The Pandemic Impacts Captive and Wild Gorillas Alike, Infected or Not


Nathalia Becerra and Leslie Tello

Gorillas from the San Diego Zoo Safari Park were confirmed on January 11th to have COVID-19. Lisa Peterson, executive director of the zoo, stated, “Aside from some congestion and coughing, the gorillas are doing well. The troop remains quarantined together and are eating and drinking. We are hopeful for a full recovery.”

Nathalia Becerra, Journalist

Gorillas in San Diego Zoo Safari Park tested positive for the coronavirus on January 11, 2021. This is one of the first known zoos to get animals infected. The veterinarians tested the gorillas because they started coughing on January 6, 2021.

Sophomore Hannah Ogundiran stated, “I think that gorillas getting corona is crazy and if people would stop going to places maybe they wouldn’t get corona. But, the zookeepers should seriously close the zoo if it’s open.”

The zoo has been closed since the 6th due to the California restrictions.

“Research studies have verified that some non-human primates are susceptible to infection with SARS-CoV-2, but this is the first known instance of natural transmission to great apes and it is unknown if they will have any serious reaction,” San Diego Zoo Global said.

The zoo officials believe that the gorillas somehow got infected by one of the staff members, even though the staff members wear protective gear around the gorillas. However, they tested the staff members and one of them was positive.

Freshman America Cisneros said, “I think it’s pretty upsetting how humans haven’t been able to overcome this pandemic and now gorillas got the virus.”

Veterinarians are closely watching over the gorillas. Until the gorillas get better, they will be feeding them vitamins, fluids and food. There is no special treatment for the virus involved.

Freshman Israel Thomas stated, “I think it’s bad if people keep going out because it caused gorillas to get COVID.”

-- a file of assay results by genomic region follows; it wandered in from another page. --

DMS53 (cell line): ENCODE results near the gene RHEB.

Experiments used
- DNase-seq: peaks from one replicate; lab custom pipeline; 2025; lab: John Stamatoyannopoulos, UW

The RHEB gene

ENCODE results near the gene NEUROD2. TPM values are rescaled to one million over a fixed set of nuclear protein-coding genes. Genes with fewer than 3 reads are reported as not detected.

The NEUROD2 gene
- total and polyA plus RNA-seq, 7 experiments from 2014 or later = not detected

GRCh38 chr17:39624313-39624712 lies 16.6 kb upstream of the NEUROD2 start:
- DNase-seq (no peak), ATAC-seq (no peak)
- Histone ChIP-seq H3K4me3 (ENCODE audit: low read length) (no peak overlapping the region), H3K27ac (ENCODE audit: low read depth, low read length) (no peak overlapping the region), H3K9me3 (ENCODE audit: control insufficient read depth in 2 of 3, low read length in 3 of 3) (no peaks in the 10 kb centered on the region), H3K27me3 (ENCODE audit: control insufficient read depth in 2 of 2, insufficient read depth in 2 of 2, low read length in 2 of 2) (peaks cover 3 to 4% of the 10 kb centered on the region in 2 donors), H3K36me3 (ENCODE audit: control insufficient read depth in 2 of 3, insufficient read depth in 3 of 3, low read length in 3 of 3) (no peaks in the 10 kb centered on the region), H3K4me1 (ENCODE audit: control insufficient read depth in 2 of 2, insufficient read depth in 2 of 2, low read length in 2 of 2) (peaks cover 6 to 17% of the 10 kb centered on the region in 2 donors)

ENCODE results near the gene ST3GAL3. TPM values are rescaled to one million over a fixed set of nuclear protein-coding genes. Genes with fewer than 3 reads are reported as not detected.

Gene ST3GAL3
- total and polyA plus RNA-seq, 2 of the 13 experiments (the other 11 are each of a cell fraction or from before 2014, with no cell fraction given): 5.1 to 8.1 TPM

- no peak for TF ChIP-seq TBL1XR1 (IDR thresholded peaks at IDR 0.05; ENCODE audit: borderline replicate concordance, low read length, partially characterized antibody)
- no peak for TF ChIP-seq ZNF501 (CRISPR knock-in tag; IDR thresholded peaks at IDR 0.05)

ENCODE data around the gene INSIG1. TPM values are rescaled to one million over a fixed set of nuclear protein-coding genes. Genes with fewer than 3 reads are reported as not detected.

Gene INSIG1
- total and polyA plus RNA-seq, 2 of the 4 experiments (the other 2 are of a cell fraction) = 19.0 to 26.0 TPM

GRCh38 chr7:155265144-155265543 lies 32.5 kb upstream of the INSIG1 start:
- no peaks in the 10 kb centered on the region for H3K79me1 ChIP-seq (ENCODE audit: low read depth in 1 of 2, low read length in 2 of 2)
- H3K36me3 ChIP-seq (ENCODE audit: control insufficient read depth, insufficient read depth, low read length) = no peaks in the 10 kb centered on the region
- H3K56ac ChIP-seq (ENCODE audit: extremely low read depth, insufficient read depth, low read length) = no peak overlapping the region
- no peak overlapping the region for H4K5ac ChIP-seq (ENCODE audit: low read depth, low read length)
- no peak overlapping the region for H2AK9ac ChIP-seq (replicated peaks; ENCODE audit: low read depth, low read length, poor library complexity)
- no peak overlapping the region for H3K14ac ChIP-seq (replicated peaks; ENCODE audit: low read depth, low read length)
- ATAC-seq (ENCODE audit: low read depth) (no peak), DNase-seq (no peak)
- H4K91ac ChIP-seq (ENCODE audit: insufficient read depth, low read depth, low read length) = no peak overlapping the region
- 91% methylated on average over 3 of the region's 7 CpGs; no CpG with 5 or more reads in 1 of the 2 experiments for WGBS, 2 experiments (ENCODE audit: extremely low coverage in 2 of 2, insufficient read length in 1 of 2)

According to Science Magazine, tourism was initially decreased during the pandemic to protect great apes in Africa and Asia. The decrease of tourism was good for gorillas because they would be protected from the virus. However, the article states, “But though tourism was initially banned at all ape refuges in Africa, some has resumed because the income is critical to the livelihood and health of people living nearby.” 

Although it protects some gorillas from COVID, the lack of tourism has increased the amount of poaching. This is because of the lack of income that comes from tourism. According to president and chief scientific officer at the Dian Fossey Gorilla Fund Tara Stoinski, gorillas are not targeted by poachers but they can be caught in snares. She stated that her organization has removed twice as many snares in 2020 compared to the year prior.

The pandemic is also limiting the amount of gorilla research and protection. Stoinski said that while the Gorilla Fund is still collecting basic information on mountain gorillas, all long-term research is still halted. 

Additionally, Martha Robbins, a biologist and conservationist with the Max Planck Institute for Evolutionary Anthropology, has also had to temporarily stop data collection for a project of hers. However, scientists are taking precautions and are starting up again on a smaller scale.

There is a silver lining to the captive gorillas getting COVID. Disease ecologist Tony Goldberg stated that he believed that the gorillas would pull through with excellent medical care.

Stoinski stated, “Hopefully, these cases can provide some very valuable information on how gorillas respond to this virus so we can better understand the risk it poses to wild ape populations.”